Reimer: What advice do you give to women who have career aspirations to become senior executives? And what is the role of the organization to help them get to those top roles?

Hilton Segel: The advice I give internally to women who are coming up is “know yourself and be yourself.” Know your strengths and have the confidence to believe in those strengths, and don’t try to be somebody else. Don’t try to speak with a different cadence or a different level of authenticity. Be who you are and that will give you the confidence to succeed.

“People have to know their strengths and then believe in themselves to aspire to something bigger.”

It is the case, and a lot of research shows this, that women often question their capabilities more. More often than not, if you give a woman a role, she will say she is not sure she has the right strengths to do it. And more often than not, if you give a man an opportunity, he’ll tell you the 12 reasons why he’s going to be fantastic at it and not see any of the things that actually he could work on.

The implication of it is that people have to know their strengths and then believe in themselves to aspire to something bigger. And on the company side, you have to have sponsors who can help them.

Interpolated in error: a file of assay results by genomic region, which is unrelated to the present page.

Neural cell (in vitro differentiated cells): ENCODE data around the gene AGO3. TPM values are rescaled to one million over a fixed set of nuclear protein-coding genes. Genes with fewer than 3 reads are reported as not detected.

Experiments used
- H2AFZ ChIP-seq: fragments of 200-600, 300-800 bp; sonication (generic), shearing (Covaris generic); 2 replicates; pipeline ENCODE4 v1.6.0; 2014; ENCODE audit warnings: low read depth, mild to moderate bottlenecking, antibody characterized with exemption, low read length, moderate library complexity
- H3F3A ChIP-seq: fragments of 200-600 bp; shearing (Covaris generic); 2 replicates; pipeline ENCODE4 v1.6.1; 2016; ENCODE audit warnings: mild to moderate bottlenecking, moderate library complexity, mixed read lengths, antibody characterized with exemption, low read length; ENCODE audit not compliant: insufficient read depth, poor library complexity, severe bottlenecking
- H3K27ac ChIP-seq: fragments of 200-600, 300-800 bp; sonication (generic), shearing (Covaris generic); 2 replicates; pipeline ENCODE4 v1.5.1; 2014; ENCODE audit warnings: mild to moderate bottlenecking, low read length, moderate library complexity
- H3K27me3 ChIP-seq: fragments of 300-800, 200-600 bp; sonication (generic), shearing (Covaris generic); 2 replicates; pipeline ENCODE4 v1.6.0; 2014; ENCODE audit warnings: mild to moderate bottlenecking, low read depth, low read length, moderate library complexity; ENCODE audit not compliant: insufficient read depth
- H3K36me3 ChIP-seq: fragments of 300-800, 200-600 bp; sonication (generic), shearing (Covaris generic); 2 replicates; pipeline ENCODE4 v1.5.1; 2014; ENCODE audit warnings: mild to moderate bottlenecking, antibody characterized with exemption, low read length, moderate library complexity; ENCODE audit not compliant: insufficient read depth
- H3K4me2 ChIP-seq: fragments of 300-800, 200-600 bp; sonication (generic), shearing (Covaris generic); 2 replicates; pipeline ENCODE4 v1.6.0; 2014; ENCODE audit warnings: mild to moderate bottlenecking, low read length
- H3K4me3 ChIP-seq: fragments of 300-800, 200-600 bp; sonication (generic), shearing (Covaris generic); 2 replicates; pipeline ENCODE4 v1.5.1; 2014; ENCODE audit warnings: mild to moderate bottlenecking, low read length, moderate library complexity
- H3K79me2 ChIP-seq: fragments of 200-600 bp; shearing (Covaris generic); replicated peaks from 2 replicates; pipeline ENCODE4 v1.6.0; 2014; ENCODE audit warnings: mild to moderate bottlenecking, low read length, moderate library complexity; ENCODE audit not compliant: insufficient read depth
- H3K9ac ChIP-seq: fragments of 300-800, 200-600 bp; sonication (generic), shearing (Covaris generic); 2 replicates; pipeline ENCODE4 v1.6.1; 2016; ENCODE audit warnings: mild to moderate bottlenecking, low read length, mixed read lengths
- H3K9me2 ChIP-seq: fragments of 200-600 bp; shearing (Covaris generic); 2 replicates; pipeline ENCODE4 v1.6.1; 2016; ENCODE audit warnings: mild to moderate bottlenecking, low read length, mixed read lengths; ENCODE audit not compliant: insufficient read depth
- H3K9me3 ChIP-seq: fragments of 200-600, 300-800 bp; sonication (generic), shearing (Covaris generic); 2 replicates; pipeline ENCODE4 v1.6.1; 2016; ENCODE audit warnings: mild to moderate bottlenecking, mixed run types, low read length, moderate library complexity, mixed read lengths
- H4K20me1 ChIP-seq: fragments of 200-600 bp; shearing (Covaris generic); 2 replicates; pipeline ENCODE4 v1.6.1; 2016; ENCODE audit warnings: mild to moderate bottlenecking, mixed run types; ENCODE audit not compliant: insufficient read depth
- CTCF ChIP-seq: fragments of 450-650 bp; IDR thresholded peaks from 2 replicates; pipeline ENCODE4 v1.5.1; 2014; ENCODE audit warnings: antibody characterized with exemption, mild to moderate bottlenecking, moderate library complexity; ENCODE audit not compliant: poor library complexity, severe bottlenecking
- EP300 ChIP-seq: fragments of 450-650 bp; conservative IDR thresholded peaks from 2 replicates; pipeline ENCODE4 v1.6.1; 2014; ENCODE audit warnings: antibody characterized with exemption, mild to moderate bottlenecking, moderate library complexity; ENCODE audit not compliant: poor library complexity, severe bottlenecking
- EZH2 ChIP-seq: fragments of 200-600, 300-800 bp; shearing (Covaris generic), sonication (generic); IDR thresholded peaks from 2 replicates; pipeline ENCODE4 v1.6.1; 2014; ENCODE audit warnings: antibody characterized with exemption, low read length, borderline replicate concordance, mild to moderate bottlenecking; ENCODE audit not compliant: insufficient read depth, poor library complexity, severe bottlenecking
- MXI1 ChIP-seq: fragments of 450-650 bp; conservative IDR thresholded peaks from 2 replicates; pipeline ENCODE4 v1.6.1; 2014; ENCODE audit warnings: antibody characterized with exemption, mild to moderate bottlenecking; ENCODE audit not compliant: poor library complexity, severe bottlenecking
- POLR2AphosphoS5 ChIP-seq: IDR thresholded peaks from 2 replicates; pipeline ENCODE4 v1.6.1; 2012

Reimer: How do you think about promoting inclusion in the workplace?

Hilton Segel: The visual I use is that there’s an implicit norm in business that everyone has a curtain, and there’s all this stuff that’s going on behind the curtain. And what’s going on behind the curtain is their “real life,” with everything that’s going on with their family and friends, like my son needs a tuxedo for his prom and my daughter needs a computer science tutor and my mother’s coming to my house for Mother’s Day weekend.

Things like that are in my mind at any minute of any day, and the norm has been not to talk about those things – that you have a personal life and a professional life.

Part of changing to a more inclusive environment is to at least peek behind the curtain or sometimes acknowledge that the curtain exists, so that you have a sense of the person’s whole life. The history has been more that you have a professional life and a personal life, but with email, professional life follows you everywhere. So there’s no reason why we couldn’t talk a little bit about what’s behind the curtain so that you have a better understanding of people’s lives.

We’re definitely moving in that direction, but there can also be some hesitancy about whether that becomes too invasive in terms of dialogue. Is it appropriate to talk to somebody about that? I think it is appropriate. I don’t think you can really understand what’s happening with someone if you’re not understanding what’s behind the curtain as well as in front.